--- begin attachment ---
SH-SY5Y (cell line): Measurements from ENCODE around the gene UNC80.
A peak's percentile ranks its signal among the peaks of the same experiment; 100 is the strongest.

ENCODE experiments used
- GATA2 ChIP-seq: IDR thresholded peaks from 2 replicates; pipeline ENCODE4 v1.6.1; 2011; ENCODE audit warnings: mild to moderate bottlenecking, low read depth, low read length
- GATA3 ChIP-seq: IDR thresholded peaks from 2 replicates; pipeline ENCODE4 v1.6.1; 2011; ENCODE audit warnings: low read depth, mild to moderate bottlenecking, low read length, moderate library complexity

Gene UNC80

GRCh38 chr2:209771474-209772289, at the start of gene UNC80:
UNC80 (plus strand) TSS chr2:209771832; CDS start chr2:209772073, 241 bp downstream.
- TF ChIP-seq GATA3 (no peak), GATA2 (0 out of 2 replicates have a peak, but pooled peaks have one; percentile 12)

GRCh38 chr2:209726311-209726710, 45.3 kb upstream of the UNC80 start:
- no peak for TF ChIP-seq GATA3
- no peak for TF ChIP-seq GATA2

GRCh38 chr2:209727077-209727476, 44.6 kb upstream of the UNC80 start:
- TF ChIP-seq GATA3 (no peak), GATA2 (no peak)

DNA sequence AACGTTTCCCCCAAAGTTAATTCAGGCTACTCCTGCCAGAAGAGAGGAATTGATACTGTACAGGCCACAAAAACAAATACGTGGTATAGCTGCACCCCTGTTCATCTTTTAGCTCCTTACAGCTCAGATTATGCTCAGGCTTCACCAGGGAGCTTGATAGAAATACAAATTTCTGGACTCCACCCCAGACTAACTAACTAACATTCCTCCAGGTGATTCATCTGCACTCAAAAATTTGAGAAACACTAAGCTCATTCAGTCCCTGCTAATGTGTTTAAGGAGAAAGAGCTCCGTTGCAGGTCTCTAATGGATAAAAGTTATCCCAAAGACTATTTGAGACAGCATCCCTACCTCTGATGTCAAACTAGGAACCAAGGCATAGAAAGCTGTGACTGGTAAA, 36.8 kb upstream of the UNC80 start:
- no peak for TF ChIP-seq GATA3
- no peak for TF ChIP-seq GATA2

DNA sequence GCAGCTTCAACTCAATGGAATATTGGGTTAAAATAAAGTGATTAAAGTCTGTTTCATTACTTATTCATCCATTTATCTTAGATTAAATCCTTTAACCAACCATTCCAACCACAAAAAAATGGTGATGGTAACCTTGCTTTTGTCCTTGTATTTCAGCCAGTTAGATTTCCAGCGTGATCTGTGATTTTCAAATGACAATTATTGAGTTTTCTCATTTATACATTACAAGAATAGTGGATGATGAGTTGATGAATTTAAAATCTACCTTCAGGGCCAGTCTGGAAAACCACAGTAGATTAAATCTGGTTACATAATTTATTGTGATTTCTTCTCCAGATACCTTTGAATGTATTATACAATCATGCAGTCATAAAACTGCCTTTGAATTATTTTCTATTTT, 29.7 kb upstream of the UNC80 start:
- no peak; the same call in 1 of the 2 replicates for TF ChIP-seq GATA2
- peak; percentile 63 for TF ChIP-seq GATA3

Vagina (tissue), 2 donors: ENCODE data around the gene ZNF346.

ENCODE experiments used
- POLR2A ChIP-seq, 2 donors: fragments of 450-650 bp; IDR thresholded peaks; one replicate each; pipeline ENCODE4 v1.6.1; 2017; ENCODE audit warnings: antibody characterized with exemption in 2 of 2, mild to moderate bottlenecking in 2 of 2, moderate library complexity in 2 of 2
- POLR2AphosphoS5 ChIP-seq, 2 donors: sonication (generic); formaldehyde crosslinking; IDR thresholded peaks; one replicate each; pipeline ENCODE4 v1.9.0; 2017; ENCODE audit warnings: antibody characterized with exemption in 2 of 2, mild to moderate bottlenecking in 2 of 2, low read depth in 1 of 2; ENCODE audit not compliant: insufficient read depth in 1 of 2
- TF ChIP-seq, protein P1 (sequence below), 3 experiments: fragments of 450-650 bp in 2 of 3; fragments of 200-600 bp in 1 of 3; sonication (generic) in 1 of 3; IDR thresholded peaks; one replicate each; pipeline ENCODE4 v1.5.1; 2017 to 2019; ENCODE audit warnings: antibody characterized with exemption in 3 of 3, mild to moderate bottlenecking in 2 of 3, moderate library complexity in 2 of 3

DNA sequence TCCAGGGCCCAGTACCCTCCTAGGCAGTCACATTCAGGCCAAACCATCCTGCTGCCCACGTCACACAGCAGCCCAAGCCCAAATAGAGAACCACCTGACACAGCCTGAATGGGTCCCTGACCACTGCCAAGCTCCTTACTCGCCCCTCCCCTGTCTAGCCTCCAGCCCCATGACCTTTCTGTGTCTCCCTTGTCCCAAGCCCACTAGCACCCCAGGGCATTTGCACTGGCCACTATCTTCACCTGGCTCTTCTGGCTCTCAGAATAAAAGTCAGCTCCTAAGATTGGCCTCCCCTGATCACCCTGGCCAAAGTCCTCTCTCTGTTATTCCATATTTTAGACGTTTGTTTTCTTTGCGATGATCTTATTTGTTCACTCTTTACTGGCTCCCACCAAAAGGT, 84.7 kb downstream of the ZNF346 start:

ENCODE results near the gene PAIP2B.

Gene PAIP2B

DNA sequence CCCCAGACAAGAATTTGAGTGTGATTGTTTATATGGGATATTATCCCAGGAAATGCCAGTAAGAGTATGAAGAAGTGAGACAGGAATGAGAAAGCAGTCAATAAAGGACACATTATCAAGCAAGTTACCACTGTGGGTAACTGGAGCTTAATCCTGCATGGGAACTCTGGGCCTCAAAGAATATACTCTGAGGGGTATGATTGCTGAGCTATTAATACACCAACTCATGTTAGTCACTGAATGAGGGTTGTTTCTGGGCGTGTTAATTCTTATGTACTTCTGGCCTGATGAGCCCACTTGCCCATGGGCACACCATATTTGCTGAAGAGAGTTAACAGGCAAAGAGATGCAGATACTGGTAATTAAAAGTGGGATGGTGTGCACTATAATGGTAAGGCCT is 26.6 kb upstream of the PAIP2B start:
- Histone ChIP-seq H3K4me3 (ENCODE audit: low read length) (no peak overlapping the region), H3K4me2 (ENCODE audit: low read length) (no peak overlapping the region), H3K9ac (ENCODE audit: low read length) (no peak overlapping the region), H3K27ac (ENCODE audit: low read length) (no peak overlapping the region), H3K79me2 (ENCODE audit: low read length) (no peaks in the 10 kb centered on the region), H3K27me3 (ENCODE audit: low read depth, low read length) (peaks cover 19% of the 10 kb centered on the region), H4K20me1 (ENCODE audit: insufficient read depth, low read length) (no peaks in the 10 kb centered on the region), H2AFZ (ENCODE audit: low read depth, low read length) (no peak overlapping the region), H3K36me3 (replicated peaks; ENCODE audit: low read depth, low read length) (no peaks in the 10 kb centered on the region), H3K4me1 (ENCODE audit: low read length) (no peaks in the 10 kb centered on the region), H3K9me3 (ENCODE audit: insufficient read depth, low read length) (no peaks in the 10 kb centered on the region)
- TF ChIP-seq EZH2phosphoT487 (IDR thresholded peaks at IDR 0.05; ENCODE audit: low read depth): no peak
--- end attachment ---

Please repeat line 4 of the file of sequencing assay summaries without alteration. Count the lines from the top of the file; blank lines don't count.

- GATA2 ChIP-seq: IDR thresholded peaks from 2 replicates; pipeline ENCODE4 v1.6.1; 2011; ENCODE audit warnings: mild to moderate bottlenecking, low read depth, low read length